Jamil Ali Rashad v. Commonwealth of Virginia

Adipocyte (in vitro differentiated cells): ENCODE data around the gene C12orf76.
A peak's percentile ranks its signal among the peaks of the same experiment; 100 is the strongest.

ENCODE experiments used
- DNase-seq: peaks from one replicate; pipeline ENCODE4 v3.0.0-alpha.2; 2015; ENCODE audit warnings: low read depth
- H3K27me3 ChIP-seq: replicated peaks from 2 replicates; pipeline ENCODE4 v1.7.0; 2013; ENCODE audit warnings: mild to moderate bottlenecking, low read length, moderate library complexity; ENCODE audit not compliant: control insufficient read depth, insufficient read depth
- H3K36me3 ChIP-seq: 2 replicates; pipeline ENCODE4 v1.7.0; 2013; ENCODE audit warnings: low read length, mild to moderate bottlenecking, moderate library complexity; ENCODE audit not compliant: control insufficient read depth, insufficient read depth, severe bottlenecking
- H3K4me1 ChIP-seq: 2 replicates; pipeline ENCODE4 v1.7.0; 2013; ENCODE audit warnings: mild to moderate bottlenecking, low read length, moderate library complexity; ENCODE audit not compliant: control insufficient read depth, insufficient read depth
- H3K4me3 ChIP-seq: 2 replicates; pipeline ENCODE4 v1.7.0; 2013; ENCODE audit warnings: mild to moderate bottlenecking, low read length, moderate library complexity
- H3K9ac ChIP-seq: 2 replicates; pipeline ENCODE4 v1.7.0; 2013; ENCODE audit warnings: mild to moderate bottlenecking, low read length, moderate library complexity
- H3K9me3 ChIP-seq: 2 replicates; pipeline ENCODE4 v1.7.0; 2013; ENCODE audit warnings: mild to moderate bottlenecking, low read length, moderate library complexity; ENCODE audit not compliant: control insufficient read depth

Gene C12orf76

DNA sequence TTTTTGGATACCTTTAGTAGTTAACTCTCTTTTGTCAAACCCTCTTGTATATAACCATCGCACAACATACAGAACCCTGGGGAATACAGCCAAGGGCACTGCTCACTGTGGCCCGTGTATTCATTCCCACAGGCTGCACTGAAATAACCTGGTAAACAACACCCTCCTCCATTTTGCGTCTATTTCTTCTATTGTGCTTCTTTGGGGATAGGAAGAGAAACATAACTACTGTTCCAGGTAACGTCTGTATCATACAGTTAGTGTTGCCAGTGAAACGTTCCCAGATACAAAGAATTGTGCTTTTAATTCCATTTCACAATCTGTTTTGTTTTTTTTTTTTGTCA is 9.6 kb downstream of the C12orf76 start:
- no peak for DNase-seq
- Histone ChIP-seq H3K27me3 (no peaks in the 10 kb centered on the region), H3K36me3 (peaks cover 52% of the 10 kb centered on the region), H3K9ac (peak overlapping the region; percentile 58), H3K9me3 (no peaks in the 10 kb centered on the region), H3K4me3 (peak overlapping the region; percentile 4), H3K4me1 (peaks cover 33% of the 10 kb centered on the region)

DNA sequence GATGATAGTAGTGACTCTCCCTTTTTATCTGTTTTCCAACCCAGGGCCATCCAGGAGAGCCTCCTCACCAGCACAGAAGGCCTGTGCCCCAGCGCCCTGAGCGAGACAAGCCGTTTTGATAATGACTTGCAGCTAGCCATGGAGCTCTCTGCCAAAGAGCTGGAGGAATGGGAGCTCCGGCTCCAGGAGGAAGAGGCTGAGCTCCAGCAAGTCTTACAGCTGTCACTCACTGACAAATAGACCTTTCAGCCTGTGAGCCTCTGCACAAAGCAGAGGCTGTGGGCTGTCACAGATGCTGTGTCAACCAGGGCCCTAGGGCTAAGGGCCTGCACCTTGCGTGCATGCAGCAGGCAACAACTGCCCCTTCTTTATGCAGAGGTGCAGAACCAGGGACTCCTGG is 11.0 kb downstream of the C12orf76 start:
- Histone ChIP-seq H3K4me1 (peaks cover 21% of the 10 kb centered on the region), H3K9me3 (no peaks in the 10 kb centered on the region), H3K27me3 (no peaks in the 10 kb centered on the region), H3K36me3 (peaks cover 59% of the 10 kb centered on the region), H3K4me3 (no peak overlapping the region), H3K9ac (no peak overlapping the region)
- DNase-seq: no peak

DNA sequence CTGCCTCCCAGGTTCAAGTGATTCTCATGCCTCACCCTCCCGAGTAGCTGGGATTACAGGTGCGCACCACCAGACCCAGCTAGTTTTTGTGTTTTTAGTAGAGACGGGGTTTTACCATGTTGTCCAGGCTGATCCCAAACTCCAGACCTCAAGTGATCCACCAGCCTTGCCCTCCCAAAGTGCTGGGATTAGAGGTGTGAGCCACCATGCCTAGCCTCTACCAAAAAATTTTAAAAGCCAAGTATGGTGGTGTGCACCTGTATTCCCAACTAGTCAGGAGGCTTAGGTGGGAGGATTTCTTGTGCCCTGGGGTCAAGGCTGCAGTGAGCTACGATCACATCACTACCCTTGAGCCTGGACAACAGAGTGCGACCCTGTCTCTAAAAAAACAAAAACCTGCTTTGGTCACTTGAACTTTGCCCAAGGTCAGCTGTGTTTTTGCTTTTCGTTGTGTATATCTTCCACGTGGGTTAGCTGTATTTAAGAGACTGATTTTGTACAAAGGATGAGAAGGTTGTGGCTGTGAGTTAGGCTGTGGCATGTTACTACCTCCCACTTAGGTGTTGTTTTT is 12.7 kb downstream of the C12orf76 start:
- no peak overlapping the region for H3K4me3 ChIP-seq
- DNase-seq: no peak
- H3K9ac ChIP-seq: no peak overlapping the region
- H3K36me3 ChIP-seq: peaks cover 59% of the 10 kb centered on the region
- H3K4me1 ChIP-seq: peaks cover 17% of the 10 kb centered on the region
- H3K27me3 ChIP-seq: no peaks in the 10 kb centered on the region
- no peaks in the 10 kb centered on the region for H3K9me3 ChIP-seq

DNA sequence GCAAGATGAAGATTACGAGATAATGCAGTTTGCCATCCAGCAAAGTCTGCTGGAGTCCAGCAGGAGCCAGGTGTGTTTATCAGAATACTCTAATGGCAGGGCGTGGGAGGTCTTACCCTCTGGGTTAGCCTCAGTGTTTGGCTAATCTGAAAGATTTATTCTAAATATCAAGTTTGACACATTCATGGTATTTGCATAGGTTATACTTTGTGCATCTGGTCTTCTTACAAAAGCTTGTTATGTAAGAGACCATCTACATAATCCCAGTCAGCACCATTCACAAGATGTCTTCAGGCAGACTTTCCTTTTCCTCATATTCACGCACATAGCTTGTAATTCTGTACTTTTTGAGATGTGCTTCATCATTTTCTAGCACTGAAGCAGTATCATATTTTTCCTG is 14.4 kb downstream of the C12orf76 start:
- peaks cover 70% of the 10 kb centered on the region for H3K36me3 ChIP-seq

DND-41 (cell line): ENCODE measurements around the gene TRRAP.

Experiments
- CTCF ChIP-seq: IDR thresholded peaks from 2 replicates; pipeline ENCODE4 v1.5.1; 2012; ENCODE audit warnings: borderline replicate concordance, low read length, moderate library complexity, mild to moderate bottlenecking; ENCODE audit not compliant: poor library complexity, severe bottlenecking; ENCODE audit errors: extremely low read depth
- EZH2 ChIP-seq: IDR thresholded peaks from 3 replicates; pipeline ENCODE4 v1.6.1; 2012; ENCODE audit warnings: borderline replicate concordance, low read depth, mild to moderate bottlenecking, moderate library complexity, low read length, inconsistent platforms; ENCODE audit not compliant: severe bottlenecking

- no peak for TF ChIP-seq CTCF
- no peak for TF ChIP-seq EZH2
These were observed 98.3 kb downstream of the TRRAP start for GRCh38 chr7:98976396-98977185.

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COURT OF APPEALS OF VIRGINIA Present: Chief Judge Felton, Judges Frank and Kelsey Argued at Salem, Virginia JAMIL ALI RASHAD v. Record No. 2536-05-3 OPINION BY JUDGE ROBERT P. FRANK OCTOBER 23, 2007 COMMONWEALTH OF VIRGINIA FROM THE CIRCUIT COURT OF THE CITY OF LYNCHBURG Mosby G. Perrow, III, Judge William F. Quillian, III, for appellant. J. Robert Bryden, II, Assistant Attorney General (Robert F. McDonnell, Attorney General, on brief), for appellee. Jamil Ali Rashad, appellant, was convicted by a jury of two counts of robbery in violation of Code § 18.2-58; three counts of using a firearm during the commission of various felonies, in violation of Code § 18.2-53.1; statutory burglary while armed with a deadly weapon, in violation of Code § 18.2-91; and unlawfully wearing a mask in public, in violation of Code § 18.2-422. On appeal, he contends the trial court erred: (1) by not suppressing his statements after he invoked his right to counsel; and (2) by finding the evidence sufficient to convict him of use of a firearm in the commission of burglary when the underlying offense was statutory burglary. For the reasons stated, we affirm the judgment of the trial court. BACKGROUND On January 1, 2004, appellant was arrested for a number of offenses, including those listed above, 1 and was transported to the Lynchburg Police Department for questioning. Police videotaped the interrogation. Investigator R.S. Trent and Captain Brandon Zuidema both testified at the suppression hearing regarding appellant s interview. Investigator Trent informed appellant of his rights pursuant to Miranda v. Arizona, 384 U.S. 436 (1966), and explained to appellant the Advice of Rights form. The following discourse occurred between the officers and appellant: [APPELLANT]: Um, can I have an attorney present before I sign this paper, man? TRENT: Are you asking for a lawyer? [APPELLANT]: Yeah. TRENT: Okay. At this point, Investigator Trent and Captain Zuidema got up to leave the interview room. As the officers stepped out of the door, appellant then asked: [APPELLANT]: Um, Mr. ---? Hum. . . [APPELLANT]: I mean uh, can the uh lawyer come down here now while y all um questioning me? TRENT: For real, we can t talk to you anymore. I mean, you ve asked for a lawyer . . . you know, you ve already asked for a lawyer so we . . . can t talk about this now. I mean, are you asking to talk to us without a lawyer present? [APPELLANT]: Oh well, I can talk I can answer whatever questions y all want to ask me. TRENT: Okay. Are you willing to do that without a lawyer present? 1 The appendix does not recite the specific facts of the offenses, but the facts are not necessary for the analysis. -2- [APPELLANT]: Yeah, but I m not signing nothing . . . TRENT: You don t have to sign anything, you don t have to sign a thing. Okay? You understand what was read to you? [APPELLANT]: Yeah I understand it . . . TRENT: Okay. You understand . . . you understand this sheet and the rights that I ve read to you? [APPELLANT]: (Coughing) yeah . . . TRENT: You don t have to sign a thing . . . [APPELLANT]: Yeah I understand . . . TRENT: Okay, you understand. The officers proceeded to interview appellant, and he made several statements admitting his involvement in the robbery, the subject of the motion to suppress. The trial court concluded that, assuming appellant s request for counsel was unequivocal, appellant initiated further conversation with the police and that appellant voluntarily waived his right to counsel. This appeal follows. ANALYSIS I. CONFESSION Appellant first contends that the police violated his Fifth Amendment rights when he invoked his right to counsel but the police continued the interrogation. 2 On appeal from a trial court s denial of a motion to suppress, the burden is on the appellant to show that the trial court s decision constituted reversible error. Stanley v. Commonwealth, 16 Va. App. 873, 874, 433 S.E.2d 512, 513 (1993). We view the evidence in the light most favorable to the prevailing party, granting to it all reasonable inferences fairly 2 Appellant does not contest the validity of the original Miranda warnings. -3- deducible therefrom. Commonwealth v. Grimstead, 12 Va. App. 1066, 1067, 407 S.E.2d 47, 48 (1991). We review the trial court s findings of historical fact only for clear error, but we review de novo the trial court s application of defined legal standards to the particular facts of a case. Shears v. Commonwealth, 23 Va. App. 394, 398, 477 S.E.2d 309, 311 (1996); see also Ornelas v. United States, 517 U.S. 690, 699 (1996). Included among the safeguards established in Miranda, is the right of a suspect to have counsel present at any custodial interrogation and to terminate the interrogation by invoking this right. Edwards v. Arizona, 451 U.S. 477, 485-86 (1981). [A]n accused . . ., having expressed his desire to deal with the police only through counsel, is not subject to further interrogation by the authorities until counsel has been made available to him, unless the accused himself initiates further communication, exchanges, or conversations with the police. Id. at 484-85. Only if the accused initiates further communication, exchanges, or conversations with the police, and only if those communications result in the accused changing his or her mind and freely and voluntarily waiving the right to counsel, may the police resume interrogation without violating the Edwards rule. Arizona v. Roberson, 486 U.S. 675 (1988). Once an accused asserts his or her right to counsel, subsequent waiver of that right is not sufficient to make admissible any incriminating statements thereafter obtained, even if investigators have re-Mirandized the accused, unless the statements are initiated by the defendant and shown to be based on a knowing, intelligent, and voluntary waiver. Giles v. Commonwealth, 28 Va. App. 527, 531, 507 S.E.2d 102, 105 (1998). The Commonwealth bears the burden of proving, by a preponderance of the evidence, that the defendant s waiver of counsel was voluntary, knowing, and intelligent. Colorado v. Connelly, 479 U.S. 157 (1986). In evaluating the admissibility of a statement under the Edwards rule, we apply a three-part analysis. -4- First, the trial court must determine whether the accused unequivocally invoked his or her right to counsel. Second, the trial court must determine whether the accused, rather than the authorities, initiated further discussions or meetings with the police. Third, if the accused did initiate further discussions or conversations with police, the trial court must then ascertain whether the accused knowingly and intelligently waived the previously invoked right to counsel. Giles, 28 Va. App. at 532, 507 S.E.2d at 105. Because the Commonwealth concedes that appellant properly invoked his right to counsel, the first element of the Edwards inquiry is not at issue here. Thus, we determine de novo whether appellant initiated the discussion that resulted in his statements to the police. 3 In Oregon v. Bradshaw, 462 U.S. 1039 (1983), the United States Supreme Court held that the defendant, who had previously invoked his right to counsel, initiated further conversation with the police by asking, Well, what is going to happen to me now? The Court wrote: While we doubt that it would be desirable to build a superstructure of legal refinements around the word initiate in this context, there are undoubtedly situations where a bare inquiry by either a defendant or by a police officer should not be held to initiate any conversation or dialogue. There are some inquiries, such as a request for a drink of water or a request to use a telephone that are so routine that they cannot be fairly said to represent a desire on the part of an accused to open up a more generalized discussion relating directly or indirectly to the investigation. Such inquiries or statements, by either an accused or a police officer, relating to routine incidents of the custodial relationship, will not generally initiate a conversation in the sense in which that word was used in Edwards. Id. at 1045. Our inquiry begins with whether appellant initiated the dialogue with Officer Trent. In doing so, we must review the entire exchange between appellant and the officers. See Medley v. Commonwealth, 44 Va. App. 19, 37, 602 S.E.2d 411, 417 (2004) (en banc) (noting that a court 3 Appellant does not argue the third prong of the Edwards analysis. Because that issue is not before the Court, we will not address it. -5- must consider the totality of the circumstances before properly determining whether Miranda rights have been waived). Since appellant does not contest the accuracy of the recorded dialogue, our consideration of the trial court s denial of appellant s motion to suppress is restricted to a de novo review of the legal issue of whether appellant s words, taken in context, were sufficient to indicate whether appellant initiated further dialogue with the officers. Id. at 30, 602 S.E.2d at 416. Here, appellant asked for counsel. Upon hearing that statement, the police terminated the interview, collected their papers, got up, and began to leave the interview room. Clearly, appellant was aware the interview had been concluded and that the officers were leaving the room. Appellant then said, I mean uh, can the uh lawyer come down here now while y all um questioning me? The record shows that it was unclear by appellant s statement whether he now wished to speak with the police without having a lawyer present, whether he desired to have his lawyer present during questioning, or whether he was simply seeking a clarification of his rights. Given appellant s ambiguous statements, the officers were justified in continuing to question appellant about his decision to remain silent. See Medley, 44 Va. App. at 38, 602 S.E.2d at 420 ( [C]redible evidence in the record suggests that it was only because of Medley s consistently equivocal and contradictory conduct that police inquired further of Medley to determine whether he understood his rights and/or whether he intended to waive them. ). Appellant s question as the officers were exiting the interview room was an invitation for Officer Trent to discuss how the interrogation would be conducted. See Correll v. Commonwealth, 232 Va. 454, 463, 352 S.E.2d 352, 357 (1987) ( Correll s statement that he wanted to explain the results of his polygraph test was clearly more than a statement arising from the incidents of the custodial relationship. Rather, it was a statement that evinced a willingness -6- and a desire for a generalized discussion about the investigation. (quoting Bradshaw, 462 U.S. at 1045-46)). See also Pittman v. Black, 764 F.2d 545, 547 (8th Cir. 1985) (reasoning that after officers gathered their paperwork and prepared to leave the room, the accused initiated discussions by asking officers if it appeared he was being blamed by other suspects). In Giles, 28 Va. App. 527, 507 S.E.2d 102, we held that the accused, who had previously invoked his right to counsel, initiated conversation with the police during booking procedures by indicating that he was confused and did not understand the charge against him. We reasoned that the accused s statement that he was confused and surprised at being charged with robbery fairly constituted an invitation for Officer Royer to discuss with [the defendant] his situation. Id. at 535, 507 S.E.2d at 106. We further stated that the accused s comments were not necessary inquiries incidental to the booking and custodial relationship. Id. Here, by appellant initiating the dialogue, Officer Trent could inquire whether appellant had changed his mind about his request for counsel. See Foster v. Commonwealth, 8 Va. App. 167, 174, 380 S.E.2d 12, 16 (1989) (recognizing that in certain circumstances police may inquire whether suspect has changed his mind about speaking without an attorney). [P]olice legitimately may inquire whether a suspect has changed his mind about speaking to them without an attorney. It is not unusual for a person in custody who previously has expressed an unwillingness to talk or a desire to have a lawyer, to change his mind and even welcome an opportunity to talk. Nothing in the Constitution erects obstacles that preclude police from ascertaining whether a suspect has reconsidered his original decision. Edwards, 451 U.S. at 490 (Powell, J., concurring) (citations omitted). While reminding appellant they could not talk to him, Trent then inquired whether appellant had changed his decision concerning counsel, i.e., to clarify the meaning of appellant s statement. Initially, appellant said he would not sign the waiver form without an attorney. He then said he wanted an attorney. When the officers left the room, he asked whether the lawyer could -7- come down here now during questioning. The totality of this dialogue entitled Officer Trent to further inquire whether appellant had changed his mind and hence did not amount to police-initiated interrogation within the meaning of Edwards. II. USE OF A FIREARM Appellant next maintains that because he was convicted of statutory burglary pursuant to Code § 18.2-91, he cannot be convicted of a firearm offense under Code § 18.2-53.1, since that statute only proscribes use of a firearm in the commission of common law burglary. The Attorney General responds that Code § 18.2-53.1 refers to the generic term burglary without distinguishing between common law burglary under Code § 18.2-89 and statutory burglary under Code §§ 18.2-90, 18.2-91, and 18.2-92. We agree with the Attorney General. In construing statutes, courts are charged with ascertaining and giving effect to the intent of the legislature. Crown Cent. Petroleum Corp. v. Hill, 254 Va. 88, 91, 488 S.E.2d 345, 346 (1997). That intention is initially found in the words of the statute itself, and if those words are clear and unambiguous, we do not rely on rules of statutory construction . . . unless a literal application would produce a meaningless or absurd result. Id. We give the words of a statute their common, ordinary and accepted meaning, absent an indication by the legislature to the contrary. Gen. Trading Corp. v. Motor Vehicle Dealer Bd., 28 Va. App. 264, 268, 503 S.E.2d 809, 811 (1998). Absent ambiguity, the manifest intent of the legislature clearly expressed in its enactments should not be judicially thwarted under the guise of statutory construction. Cregger v. Commonwealth, 25 Va. App. 87, 90, 486 S.E.2d 554, 555 (1997). Code § 18.2-53.1 states in part: It shall be unlawful for any person to use or attempt to use any pistol, shotgun, rifle, or other firearm or display such weapon in a threatening manner while committing or attempting to commit murder, rape, forcible sodomy, inanimate or animate object sexual penetration as defined in § 18.2-67.2, robbery, carjacking, burglary, malicious wounding as defined in § 18.2-51, malicious -8- bodily injury to a law-enforcement officer as defined in § 18.2-51.1, aggravated malicious wounding as defined in § 18.2-51.2, malicious wounding by mob as defined in § 18.2-41 or abduction. The statute does not distinguish between different classes of murder, burglary or abduction. Murder includes classes such as capital murder (Code § 18.2-31), first and second degree murder (Code § 18.2-32) or murder of a pregnant woman (Code § 18.2-32.1). Categories of abduction include general abduction (Code § 18.2-47), abduction to extort money or for immoral purposes (Code § 18.2-48), and abduction by prisoners (Code § 18.2-48.1). Categories of burglary include common law burglary (Code § 18.2-89), and three distinct types of statutory burglary (Code §§ 18.2-90, 18.2-91, and 18.2-92). Put more precisely: In this Commonwealth, there are four statutory forms of burglary and related breaking and entering crimes. Code § 18.2-89 defines traditional burglary (the breaking and entering of a dwelling house of another in the nighttime with the intent to commit a felony or any larceny therein). Code §§ 18.2-90 and 18.2-91 expand traditional common law burglary to include entry without breaking in the nighttime or breaking and entering in the daytime of any dwelling house and various other structures with the intent to commit murder, rape or robbery, Code § 18.2-90, or with the intent to commit larceny, assault and battery or any felony other than rape, murder, or robbery. Code § 18.2-91. Code § 18.2-92 further expands traditional common law burglary and provides that: If any person break and enter a dwelling house while said dwelling is occupied, either in the day or nighttime, with the intent to commit any misdemeanor except assault and battery or trespass, he shall be guilty of a Class 6 felony. Johnson v. Commonwealth, 18 Va. App. 441, 445, 444 S.E.2d 559, 561-62 (1994). Each of the crimes delineated in Code § 18.2-53.1 are crimes of violence or potential violence. The statute does not apply to all felonies. The purpose of Code § 18.2-53.1 keyed to serious crimes and prescribing inflexible penalties, is to deter violent criminal conduct. The statute not only is aimed at preventing actual physical injury or death but also is designed to discourage criminal conduct that produces fear of physical harm. Holloman v. Commonwealth, -9- 221 Va. 196, 198, 269 S.E.2d 356, 358 (1980); see also Blythe v. Commonwealth, 222 Va. 722, 727, 284 S.E.2d 796, 798 (1981) ( The purpose of [Code ]§ 18.2-53 [now § 18.2-53.1] is to deter the use of specific forms of violence and thus lessen the risk of bodily harm to the potential victims of felonious crime. ). Burglary laws are based primarily upon a recognition of the dangers to personal safety created by the usual burglary situation -- the danger that the intruder will harm the occupants in attempting to perpetrate the intended crime or to escape and the danger that the occupants will in anger or panic react violently to the invasion, thereby inviting more violence. The laws are primarily designed, not to deter the trespass and the intended crime, which are prohibited by other laws, so much as to forestall the germination of a situation dangerous to personal safety. Rash v. Commonwealth, 9 Va. App. 22, 25-26, 383 S.E.2d 749, 751 (1989) (quoting People v. Statler, 219 Cal. Rptr. 713, 718 (Cal. Ct. App. 1985)). Appellant s interpretation of Code § 18.2-53.1 ignores the explicit purpose of the statute. The contention that the term burglary is limited to common law burglary ignores the dangers inherent in the circumstances of the statutory burglary statutes. The distinctions whether there was breaking and entering, breaking only, whether in the daytime or nighttime, whether in a dwelling house, out-building, entering other place of habitation or a business, whether the intent is to commit a felony, larceny, assault and battery, murder, rape or robbery does not diminish the inherent risk of bodily harm or the fear of physical harm. We therefore conclude that the use of a firearm in the commission of any burglary violates Code § 18.2-53.1. - 10 - CONCLUSION We conclude the trial court properly refused to suppress appellant s statements and properly found the evidence sufficient to convict appellant of use of a firearm in the commission of burglary. Accordingly, appellant s convictions are affirmed. Affirmed. - 11 -